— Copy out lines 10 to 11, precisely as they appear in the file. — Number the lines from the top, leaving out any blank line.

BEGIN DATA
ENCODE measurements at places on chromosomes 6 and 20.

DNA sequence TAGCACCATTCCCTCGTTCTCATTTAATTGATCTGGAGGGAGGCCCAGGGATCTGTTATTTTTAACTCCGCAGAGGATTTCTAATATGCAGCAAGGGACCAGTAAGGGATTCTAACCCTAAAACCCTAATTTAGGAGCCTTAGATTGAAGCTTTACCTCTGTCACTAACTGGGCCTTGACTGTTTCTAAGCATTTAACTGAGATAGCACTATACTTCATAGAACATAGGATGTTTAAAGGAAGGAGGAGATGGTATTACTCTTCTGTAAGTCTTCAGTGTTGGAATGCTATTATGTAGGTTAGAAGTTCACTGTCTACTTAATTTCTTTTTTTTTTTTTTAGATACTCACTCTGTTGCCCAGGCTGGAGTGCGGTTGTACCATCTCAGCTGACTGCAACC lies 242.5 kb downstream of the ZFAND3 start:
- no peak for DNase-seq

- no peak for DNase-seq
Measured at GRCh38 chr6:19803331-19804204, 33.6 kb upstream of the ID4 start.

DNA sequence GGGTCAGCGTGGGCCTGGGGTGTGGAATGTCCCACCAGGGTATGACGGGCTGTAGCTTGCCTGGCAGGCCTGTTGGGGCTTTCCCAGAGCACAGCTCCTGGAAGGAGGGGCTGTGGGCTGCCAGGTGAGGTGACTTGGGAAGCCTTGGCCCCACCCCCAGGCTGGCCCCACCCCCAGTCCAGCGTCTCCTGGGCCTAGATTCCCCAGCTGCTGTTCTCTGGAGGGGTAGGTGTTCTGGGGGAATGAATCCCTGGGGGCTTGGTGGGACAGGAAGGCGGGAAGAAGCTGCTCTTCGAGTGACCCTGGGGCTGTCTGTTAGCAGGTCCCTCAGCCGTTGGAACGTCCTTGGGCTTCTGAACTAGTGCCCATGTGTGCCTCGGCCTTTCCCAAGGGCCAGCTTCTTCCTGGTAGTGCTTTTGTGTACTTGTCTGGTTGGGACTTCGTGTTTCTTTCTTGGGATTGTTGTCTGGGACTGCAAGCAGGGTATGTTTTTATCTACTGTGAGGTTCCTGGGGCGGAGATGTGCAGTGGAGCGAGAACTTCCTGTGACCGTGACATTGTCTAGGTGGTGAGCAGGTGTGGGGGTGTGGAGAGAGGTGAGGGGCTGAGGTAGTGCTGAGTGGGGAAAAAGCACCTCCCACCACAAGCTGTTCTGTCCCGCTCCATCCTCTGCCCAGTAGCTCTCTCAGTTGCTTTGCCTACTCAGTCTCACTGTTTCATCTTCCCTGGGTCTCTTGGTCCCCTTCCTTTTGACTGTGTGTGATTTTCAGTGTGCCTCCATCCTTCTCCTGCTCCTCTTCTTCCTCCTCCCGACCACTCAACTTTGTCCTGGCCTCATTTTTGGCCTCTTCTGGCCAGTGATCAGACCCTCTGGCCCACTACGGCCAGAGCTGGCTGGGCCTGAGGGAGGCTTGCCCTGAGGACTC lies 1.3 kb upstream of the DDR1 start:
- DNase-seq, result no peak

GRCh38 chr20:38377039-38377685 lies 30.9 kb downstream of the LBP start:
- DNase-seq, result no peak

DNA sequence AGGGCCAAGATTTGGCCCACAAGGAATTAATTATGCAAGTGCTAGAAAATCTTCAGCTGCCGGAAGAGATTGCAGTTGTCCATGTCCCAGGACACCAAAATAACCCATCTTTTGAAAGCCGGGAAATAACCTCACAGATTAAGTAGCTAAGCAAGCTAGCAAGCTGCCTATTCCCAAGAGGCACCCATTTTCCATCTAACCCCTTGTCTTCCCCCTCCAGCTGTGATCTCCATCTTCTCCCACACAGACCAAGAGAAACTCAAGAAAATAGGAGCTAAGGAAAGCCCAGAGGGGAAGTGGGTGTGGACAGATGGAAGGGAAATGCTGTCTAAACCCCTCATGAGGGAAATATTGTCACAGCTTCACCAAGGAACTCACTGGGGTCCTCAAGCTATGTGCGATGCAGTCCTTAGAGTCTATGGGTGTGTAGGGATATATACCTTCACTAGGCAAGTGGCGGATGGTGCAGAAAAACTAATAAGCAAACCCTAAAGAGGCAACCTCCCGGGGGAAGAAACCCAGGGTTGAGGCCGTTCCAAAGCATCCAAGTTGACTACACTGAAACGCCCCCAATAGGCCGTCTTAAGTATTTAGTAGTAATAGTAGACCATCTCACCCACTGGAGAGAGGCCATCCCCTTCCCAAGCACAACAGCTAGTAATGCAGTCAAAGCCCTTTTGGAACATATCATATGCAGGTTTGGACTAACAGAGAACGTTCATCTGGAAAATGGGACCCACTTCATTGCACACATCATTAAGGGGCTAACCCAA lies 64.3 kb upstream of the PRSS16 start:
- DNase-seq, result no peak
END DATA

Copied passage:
DNA sequence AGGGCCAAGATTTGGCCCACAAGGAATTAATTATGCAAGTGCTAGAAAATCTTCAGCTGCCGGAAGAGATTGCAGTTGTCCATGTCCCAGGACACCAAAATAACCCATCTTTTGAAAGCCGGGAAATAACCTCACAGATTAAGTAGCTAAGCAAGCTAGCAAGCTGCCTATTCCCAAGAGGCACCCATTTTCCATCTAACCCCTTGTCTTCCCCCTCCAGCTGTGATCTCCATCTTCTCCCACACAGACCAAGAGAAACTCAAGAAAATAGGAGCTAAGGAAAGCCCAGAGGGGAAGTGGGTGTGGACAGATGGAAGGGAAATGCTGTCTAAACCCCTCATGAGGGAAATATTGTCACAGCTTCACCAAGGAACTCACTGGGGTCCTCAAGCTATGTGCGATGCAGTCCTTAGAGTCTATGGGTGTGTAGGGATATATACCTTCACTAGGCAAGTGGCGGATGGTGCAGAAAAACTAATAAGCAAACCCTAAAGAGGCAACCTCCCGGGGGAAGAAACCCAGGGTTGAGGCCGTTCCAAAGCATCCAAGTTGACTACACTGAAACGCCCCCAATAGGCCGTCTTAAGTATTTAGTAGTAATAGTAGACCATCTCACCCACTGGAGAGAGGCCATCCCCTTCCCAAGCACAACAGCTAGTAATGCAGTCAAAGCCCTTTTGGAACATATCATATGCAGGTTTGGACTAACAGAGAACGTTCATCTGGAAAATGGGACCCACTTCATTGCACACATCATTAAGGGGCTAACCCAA lies 64.3 kb upstream of the PRSS16 start:
- DNase-seq, result no peak